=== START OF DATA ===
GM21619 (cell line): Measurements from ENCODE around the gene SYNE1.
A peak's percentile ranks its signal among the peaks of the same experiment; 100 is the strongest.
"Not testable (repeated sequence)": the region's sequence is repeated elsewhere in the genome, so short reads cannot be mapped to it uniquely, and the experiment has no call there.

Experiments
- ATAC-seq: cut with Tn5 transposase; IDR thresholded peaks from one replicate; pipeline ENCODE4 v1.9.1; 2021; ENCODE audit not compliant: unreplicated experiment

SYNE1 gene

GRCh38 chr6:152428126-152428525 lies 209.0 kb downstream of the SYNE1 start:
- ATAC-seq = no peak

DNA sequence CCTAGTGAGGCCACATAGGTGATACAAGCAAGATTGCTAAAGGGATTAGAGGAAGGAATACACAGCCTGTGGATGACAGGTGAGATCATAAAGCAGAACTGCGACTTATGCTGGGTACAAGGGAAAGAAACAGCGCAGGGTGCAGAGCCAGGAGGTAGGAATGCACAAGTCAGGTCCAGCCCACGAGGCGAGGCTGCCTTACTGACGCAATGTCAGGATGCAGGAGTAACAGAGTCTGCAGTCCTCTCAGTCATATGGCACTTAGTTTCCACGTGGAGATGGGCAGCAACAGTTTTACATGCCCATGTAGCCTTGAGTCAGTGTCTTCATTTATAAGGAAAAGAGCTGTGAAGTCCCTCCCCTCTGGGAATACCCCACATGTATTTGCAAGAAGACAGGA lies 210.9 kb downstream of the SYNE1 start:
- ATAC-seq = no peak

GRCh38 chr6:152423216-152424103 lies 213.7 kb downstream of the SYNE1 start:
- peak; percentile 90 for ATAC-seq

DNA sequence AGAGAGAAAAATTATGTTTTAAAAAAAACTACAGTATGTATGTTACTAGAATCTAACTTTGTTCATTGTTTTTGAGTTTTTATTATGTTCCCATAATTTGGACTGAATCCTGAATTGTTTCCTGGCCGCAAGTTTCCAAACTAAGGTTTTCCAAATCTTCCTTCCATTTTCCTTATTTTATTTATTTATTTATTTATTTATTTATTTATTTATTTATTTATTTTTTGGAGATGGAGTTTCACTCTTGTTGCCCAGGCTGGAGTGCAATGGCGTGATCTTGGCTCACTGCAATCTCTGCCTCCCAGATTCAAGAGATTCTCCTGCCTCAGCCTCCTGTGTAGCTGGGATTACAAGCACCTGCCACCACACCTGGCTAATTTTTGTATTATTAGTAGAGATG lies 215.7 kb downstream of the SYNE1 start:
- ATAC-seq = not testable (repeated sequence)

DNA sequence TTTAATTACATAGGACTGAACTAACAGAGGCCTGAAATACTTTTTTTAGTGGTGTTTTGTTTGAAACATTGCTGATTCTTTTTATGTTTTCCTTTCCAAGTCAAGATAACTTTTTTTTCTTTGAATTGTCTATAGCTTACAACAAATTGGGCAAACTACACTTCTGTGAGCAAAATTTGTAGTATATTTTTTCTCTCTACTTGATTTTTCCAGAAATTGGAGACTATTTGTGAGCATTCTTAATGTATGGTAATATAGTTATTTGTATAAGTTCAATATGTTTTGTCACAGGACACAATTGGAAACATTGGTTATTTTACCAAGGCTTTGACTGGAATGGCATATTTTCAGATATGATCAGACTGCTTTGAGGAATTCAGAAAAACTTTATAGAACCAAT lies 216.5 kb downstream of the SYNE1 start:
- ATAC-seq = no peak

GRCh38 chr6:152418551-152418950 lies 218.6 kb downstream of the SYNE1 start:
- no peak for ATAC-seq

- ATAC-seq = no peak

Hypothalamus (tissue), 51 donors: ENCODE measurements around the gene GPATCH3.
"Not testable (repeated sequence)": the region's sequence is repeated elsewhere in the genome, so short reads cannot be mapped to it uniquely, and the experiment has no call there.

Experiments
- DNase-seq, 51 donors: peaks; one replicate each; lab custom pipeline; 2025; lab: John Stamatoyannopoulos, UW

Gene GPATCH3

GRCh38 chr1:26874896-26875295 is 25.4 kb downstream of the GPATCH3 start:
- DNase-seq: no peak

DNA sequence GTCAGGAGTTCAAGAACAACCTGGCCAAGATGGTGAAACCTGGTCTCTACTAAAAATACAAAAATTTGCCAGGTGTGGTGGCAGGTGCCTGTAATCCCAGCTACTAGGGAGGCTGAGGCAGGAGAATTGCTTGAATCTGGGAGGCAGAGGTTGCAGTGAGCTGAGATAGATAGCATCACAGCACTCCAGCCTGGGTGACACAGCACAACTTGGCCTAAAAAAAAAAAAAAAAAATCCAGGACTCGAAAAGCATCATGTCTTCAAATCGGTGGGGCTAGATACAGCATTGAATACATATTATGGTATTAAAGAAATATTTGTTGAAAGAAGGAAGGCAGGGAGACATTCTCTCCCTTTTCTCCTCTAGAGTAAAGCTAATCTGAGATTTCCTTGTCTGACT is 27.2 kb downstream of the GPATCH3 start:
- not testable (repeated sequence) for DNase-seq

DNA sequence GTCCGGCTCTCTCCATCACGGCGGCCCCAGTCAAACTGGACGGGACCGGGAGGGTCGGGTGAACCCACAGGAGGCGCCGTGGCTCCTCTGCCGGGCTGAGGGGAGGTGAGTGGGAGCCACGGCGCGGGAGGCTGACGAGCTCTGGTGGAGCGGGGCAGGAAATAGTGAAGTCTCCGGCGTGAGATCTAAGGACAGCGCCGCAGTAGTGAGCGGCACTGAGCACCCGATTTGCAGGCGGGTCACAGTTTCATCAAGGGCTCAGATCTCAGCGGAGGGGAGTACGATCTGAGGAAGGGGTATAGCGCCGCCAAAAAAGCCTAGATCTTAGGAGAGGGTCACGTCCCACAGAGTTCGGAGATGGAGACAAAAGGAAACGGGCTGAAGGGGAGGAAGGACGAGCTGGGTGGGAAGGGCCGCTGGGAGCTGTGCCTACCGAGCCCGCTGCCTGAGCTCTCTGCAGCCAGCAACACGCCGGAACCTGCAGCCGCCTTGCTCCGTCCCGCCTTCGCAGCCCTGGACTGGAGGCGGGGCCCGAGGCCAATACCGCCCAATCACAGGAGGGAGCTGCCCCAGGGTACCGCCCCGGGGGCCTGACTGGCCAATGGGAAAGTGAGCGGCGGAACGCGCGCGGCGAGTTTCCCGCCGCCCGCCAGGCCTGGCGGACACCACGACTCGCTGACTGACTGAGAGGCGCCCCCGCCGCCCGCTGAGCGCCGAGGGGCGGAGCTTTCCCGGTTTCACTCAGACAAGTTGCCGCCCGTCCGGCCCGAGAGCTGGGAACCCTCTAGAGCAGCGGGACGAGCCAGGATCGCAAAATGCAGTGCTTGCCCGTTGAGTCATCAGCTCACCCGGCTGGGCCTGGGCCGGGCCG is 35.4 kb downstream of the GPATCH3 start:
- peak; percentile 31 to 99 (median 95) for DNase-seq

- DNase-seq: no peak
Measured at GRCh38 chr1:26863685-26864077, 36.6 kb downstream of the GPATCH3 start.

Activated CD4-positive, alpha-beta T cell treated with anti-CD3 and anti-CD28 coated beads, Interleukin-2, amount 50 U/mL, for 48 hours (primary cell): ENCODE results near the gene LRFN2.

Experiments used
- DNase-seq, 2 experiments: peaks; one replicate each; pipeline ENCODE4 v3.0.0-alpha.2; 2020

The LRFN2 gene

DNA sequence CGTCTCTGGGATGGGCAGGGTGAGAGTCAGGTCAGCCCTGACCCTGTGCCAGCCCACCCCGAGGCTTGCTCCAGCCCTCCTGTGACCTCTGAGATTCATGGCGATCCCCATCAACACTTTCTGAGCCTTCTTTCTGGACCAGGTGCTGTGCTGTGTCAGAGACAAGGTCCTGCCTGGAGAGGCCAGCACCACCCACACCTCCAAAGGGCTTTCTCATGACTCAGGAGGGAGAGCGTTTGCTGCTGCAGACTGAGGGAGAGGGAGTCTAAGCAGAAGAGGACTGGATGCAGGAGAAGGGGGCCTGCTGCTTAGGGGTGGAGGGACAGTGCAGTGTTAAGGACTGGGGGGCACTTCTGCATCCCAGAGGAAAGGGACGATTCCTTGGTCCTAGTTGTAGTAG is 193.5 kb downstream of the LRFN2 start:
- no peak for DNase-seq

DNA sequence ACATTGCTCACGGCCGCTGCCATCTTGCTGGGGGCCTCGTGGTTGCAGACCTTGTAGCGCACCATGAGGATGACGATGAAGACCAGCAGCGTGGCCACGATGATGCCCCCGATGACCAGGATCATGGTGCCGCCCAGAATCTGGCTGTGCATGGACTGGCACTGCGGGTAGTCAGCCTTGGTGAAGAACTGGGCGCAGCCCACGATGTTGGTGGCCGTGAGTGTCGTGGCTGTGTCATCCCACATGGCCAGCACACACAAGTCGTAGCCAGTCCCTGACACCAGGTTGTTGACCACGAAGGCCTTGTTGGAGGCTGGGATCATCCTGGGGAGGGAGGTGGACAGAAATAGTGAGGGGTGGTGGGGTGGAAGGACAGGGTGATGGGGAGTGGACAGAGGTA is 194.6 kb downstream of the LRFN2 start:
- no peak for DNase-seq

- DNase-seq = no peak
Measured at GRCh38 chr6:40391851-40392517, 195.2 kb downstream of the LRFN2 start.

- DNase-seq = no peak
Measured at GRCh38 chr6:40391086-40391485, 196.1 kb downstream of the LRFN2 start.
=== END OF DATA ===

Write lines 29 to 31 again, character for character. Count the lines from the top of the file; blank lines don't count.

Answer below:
DNA sequence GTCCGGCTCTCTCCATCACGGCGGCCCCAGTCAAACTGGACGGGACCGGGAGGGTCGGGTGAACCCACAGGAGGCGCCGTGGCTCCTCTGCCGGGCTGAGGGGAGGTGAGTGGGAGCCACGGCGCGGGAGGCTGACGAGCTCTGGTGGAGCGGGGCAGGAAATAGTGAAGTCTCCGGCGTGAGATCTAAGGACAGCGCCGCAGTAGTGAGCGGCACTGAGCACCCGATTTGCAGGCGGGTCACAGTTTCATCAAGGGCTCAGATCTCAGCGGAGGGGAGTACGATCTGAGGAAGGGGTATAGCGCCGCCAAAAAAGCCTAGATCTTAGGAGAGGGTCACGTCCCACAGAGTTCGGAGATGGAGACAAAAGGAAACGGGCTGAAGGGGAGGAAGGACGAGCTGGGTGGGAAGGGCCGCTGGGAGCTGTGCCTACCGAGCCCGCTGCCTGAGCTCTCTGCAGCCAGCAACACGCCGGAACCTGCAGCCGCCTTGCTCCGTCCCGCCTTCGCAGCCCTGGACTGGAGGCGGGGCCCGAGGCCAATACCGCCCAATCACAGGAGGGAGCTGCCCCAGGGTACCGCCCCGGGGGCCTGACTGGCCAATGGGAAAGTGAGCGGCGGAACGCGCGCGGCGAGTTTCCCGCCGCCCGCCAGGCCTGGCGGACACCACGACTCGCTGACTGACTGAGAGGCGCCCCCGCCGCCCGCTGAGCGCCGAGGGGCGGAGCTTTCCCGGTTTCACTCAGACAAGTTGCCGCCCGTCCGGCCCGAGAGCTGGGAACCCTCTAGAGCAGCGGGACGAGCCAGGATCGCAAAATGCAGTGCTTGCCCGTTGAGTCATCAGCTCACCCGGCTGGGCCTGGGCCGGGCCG is 35.4 kb downstream of the GPATCH3 start:
- peak; percentile 31 to 99 (median 95) for DNase-seq

- DNase-seq: no peak